National Fisherman

The 2013 Alaska commercial salmon catch is a record total of 260 million as of Aug. 27.

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A body matching the description of a 28-year-old Maitland diver who did not resurface in the Atlantic Ocean 24 miles east of Ponce de Leon Inlet was found Tuesday afternoon.

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Next week, weather permitting, scientists from the University of Massachusetts' Gloucester-based marine research center will head out to sea from Cape Cod in search of bluefin tuna.

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Thick fog obscures all but the lower towers of the Claiborne Pell Bridge as Al Eagles throttles down the Catherine Ann and drifts up to one of his pink buoys on this August morning.

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Copper River Seafoods is planning to withdraw support for the Marine Stewardship Council (MSC) from 2014 unless it certifies all of Alaska's salmon fisheries.

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Fishermen and boaters of Cape Ann and other parts of the North Shore are seeing a marked increase in long fin squid, a species normally more common south of Cape Cod.

It's the second summer of a squid population explosion, from the Cape to Southern Maine, said Michael Armstrong, assistant director of the Massachusetts Division of Marine Fisheries' Gloucester field station.

"We've always had them (long fin squid), but in less numbers," said Armstrong. "Their abundance is through the roof ... It's even more pronounced this year."

Armstrong said the word "boom" would be an accurate description, with long fin squid numbers increasing tenfold, at least.

The inky invertebrates are so plentiful that it's become popular to catch them, both to eat and to use a bait. The increase in squid fishing has caused friction recently at some North Shore docks — between authorities, boaters and other fishermen.

Earlier this summer, Marblehead town officials banned fishing from town-owned docks and floats, after overcrowding by squid anglers became a problem.

Salem Harbormaster Bill McHugh said his team patrols the waters near the city's power plant every night, to remind squid fisherman they must stay at least 100 feet away from the plant. Squid fishing is also popular on the Salem Willows pier and off the rocks near Fort Pickering on Winter Island, he said.

"Usually the squid fishermen work at night. They use bright lights so we do get (complaint) calls," McHugh said. "We go over (to the power plant) nightly to remind them to stay out of the restricted area ... We've had a couple of issues in the Salem Willows with lights, but nothing major."

"(The squid fishermen) are mostly respectful and comply right away," he said.

Read the full story at the Gloucester Daily Times>>

A man drowned after he was pulled off a boat and into a Northern California bay by a crab pot on Sunday, authorities said.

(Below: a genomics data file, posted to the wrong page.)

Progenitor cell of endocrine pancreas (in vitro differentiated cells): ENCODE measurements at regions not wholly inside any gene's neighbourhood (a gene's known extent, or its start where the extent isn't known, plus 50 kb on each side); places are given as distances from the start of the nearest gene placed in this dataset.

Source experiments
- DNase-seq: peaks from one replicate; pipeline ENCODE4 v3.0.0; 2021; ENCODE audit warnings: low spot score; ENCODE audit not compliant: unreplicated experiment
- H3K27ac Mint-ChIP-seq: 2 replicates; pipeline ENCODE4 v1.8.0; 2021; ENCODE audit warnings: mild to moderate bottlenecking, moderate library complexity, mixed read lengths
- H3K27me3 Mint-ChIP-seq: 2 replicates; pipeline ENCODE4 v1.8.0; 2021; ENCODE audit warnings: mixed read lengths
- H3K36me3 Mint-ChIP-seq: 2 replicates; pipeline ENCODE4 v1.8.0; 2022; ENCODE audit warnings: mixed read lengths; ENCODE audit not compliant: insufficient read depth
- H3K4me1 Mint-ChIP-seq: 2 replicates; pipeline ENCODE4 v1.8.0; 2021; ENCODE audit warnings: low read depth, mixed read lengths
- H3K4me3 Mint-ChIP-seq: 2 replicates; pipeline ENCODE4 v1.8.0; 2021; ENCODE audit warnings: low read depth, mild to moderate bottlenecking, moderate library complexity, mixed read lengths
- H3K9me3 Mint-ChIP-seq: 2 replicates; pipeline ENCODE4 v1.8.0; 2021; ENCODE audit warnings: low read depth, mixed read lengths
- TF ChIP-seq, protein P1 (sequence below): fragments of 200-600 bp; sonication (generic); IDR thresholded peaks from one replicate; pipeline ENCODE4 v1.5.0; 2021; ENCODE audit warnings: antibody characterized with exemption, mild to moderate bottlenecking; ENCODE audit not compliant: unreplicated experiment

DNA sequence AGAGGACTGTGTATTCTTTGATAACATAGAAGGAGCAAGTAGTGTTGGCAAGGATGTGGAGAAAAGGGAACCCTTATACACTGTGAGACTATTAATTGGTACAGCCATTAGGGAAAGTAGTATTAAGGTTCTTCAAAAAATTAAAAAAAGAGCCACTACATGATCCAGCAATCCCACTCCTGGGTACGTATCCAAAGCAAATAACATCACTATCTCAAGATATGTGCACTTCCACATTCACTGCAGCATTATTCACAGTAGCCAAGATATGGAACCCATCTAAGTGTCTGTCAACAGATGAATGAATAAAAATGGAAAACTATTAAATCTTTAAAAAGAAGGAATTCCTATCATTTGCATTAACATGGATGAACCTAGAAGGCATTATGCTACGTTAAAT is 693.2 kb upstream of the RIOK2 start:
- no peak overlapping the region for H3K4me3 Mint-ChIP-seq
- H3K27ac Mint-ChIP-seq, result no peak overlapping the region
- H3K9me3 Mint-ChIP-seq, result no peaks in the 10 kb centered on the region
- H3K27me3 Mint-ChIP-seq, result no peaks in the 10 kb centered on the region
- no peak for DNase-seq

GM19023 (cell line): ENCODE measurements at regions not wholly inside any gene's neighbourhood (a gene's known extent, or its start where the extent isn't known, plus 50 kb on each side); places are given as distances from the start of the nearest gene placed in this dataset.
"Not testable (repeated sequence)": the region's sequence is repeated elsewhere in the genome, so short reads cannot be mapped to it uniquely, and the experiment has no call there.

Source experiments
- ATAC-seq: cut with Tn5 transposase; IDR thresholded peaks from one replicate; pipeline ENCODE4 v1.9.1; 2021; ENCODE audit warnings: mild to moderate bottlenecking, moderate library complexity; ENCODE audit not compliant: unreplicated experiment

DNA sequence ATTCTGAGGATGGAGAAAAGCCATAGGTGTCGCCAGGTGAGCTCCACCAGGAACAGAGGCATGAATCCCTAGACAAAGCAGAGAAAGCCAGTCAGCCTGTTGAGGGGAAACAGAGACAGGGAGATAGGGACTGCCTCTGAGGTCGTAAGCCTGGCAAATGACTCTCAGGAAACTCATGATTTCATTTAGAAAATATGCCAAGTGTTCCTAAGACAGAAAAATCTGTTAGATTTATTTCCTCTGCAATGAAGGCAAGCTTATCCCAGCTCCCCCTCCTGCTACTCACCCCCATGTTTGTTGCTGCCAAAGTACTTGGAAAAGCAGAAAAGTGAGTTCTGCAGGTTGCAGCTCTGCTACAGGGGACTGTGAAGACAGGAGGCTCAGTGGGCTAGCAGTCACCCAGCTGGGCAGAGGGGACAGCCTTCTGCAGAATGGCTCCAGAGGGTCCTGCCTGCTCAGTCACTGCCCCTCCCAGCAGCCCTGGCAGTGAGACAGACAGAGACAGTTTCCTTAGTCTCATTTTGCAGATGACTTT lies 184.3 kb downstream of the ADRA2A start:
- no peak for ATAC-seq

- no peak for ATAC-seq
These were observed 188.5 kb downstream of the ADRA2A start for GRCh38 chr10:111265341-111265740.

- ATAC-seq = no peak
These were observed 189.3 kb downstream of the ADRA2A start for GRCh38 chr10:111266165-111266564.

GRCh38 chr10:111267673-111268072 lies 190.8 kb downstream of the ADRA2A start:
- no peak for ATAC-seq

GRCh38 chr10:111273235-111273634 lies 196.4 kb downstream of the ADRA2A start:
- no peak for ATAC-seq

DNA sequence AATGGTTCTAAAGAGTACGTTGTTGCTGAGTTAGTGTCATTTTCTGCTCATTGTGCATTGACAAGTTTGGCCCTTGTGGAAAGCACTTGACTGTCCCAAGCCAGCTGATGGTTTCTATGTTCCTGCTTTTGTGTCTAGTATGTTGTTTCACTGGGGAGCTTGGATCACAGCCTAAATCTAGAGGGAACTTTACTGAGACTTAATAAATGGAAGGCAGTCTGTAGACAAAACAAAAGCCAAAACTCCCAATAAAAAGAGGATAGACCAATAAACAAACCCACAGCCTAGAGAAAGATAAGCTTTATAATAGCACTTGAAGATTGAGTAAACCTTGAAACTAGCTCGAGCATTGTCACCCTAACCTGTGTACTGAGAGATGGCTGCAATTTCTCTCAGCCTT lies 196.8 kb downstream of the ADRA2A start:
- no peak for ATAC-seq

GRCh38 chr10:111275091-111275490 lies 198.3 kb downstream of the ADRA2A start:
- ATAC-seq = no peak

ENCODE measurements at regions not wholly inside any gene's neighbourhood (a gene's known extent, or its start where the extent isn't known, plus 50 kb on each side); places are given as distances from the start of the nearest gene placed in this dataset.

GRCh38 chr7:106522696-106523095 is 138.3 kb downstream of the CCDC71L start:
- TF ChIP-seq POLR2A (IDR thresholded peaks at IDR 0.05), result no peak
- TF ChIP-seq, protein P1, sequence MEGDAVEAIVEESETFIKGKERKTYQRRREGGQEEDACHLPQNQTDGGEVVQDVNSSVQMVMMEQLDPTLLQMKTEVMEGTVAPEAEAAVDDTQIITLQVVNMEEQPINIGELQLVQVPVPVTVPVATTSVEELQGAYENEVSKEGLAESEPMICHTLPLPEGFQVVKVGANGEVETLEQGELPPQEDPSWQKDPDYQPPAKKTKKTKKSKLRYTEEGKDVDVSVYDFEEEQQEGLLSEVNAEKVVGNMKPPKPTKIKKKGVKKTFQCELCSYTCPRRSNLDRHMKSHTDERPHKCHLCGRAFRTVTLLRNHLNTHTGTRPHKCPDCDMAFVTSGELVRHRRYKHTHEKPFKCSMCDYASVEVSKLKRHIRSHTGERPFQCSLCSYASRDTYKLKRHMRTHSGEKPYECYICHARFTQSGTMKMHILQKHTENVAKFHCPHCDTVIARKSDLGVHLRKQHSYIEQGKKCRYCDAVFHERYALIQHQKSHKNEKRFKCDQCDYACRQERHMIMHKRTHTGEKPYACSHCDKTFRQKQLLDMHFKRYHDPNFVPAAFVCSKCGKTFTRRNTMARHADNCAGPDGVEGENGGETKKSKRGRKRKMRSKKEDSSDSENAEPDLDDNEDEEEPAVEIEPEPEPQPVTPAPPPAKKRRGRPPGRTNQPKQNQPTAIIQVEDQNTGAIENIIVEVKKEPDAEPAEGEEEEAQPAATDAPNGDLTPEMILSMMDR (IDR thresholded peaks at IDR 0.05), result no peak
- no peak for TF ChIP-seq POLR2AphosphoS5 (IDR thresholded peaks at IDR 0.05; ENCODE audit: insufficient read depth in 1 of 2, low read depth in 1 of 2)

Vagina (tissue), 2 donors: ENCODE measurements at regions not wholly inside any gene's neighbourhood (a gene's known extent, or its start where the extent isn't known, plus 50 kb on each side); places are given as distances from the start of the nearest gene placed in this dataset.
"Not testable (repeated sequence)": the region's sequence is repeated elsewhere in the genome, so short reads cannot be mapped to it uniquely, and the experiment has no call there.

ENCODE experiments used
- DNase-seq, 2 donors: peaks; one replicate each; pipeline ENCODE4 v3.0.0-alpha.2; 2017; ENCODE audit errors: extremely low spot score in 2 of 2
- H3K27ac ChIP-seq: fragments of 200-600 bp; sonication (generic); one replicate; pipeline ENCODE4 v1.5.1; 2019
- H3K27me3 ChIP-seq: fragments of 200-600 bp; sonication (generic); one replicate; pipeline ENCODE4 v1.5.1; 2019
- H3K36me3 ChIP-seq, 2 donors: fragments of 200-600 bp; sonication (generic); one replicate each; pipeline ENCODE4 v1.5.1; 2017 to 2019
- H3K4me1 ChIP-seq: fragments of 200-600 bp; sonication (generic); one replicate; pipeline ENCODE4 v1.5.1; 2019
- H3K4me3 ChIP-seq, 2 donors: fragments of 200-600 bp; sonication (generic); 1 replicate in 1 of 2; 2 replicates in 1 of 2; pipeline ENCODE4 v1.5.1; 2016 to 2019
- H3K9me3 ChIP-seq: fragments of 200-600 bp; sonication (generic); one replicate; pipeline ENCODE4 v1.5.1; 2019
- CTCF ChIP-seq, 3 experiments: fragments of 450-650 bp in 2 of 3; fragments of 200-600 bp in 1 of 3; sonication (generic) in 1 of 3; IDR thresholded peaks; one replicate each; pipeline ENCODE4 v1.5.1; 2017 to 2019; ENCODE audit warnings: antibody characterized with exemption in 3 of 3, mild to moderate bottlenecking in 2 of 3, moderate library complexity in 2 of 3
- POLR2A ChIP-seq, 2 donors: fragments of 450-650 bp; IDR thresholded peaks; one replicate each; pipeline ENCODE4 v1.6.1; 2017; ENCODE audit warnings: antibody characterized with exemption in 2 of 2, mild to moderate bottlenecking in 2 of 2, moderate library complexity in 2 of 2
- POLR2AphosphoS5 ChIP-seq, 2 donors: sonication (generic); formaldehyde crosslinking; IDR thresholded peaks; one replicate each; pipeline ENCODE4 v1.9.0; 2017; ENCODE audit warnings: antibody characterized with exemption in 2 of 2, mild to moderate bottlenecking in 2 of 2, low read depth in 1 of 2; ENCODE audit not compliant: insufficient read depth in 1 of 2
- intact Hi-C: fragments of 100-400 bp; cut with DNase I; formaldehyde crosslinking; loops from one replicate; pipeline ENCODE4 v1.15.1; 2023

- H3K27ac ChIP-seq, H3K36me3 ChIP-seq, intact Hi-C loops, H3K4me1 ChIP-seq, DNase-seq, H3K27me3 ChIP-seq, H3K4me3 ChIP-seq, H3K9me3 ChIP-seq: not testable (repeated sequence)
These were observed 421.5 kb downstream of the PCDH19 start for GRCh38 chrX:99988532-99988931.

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Kiribati boasts one of the world's largest no-fishing reserves, but its marine life is anything but safe.

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The North Carolina Marine Fisheries Commission preserved shrimp trawling in the Pamlico Sound on Thursday by voting down a proposal to declare the entire body of water a nursery.

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SANTA CRUZ — State and federal agencies negotiating with Santa Cruz over fish-habitat protection say the city has not thoroughly studied alternatives to a proposed seawater desalination facility designed to boost water supply.

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Page 175 of 274

National Fisherman Live

National Fisherman Live: 1/13/15

In this episode:

Council hosts public hearing on Cashes Ledge
Report assesses Chesapeake water, fisheries
Warmer waters shake up Jersey fishing
North Pacific observer program altered for 2015
Woman aims to crowdsource lobstering career

National Fisherman Live: 12/30/14

In this episode, Michael Crowley, National Fisherman's Boats & Gear editor, interviews Chelsea Woodward, an engineer working with the NIOSH Alaska Pacific Office to design static guards for main drum winches used in the side trawl fishery in the Gulf of Mexico.

Inside the Industry

The Alaska Seafood Marketing Institute is still seeking public review and comment on the Alaska Responsible Fisheries Management Conformance Criteria (Version 1.2, September 2011). The public review and comment period, which opened on Dec. 3, 2014, runs through Monday, Feb. 3.

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NOAA, in consultation with the Department of the Interior, has appointed 10 new members to the Marine Protected Areas Federal Advisory Committee. The 20-member committee is composed of individuals with diverse backgrounds and experience who advise the departments of commerce and the interior on ways to strengthen and connect the nation's MPA programs. The new members join the 10 continuing members appointed in 2012.

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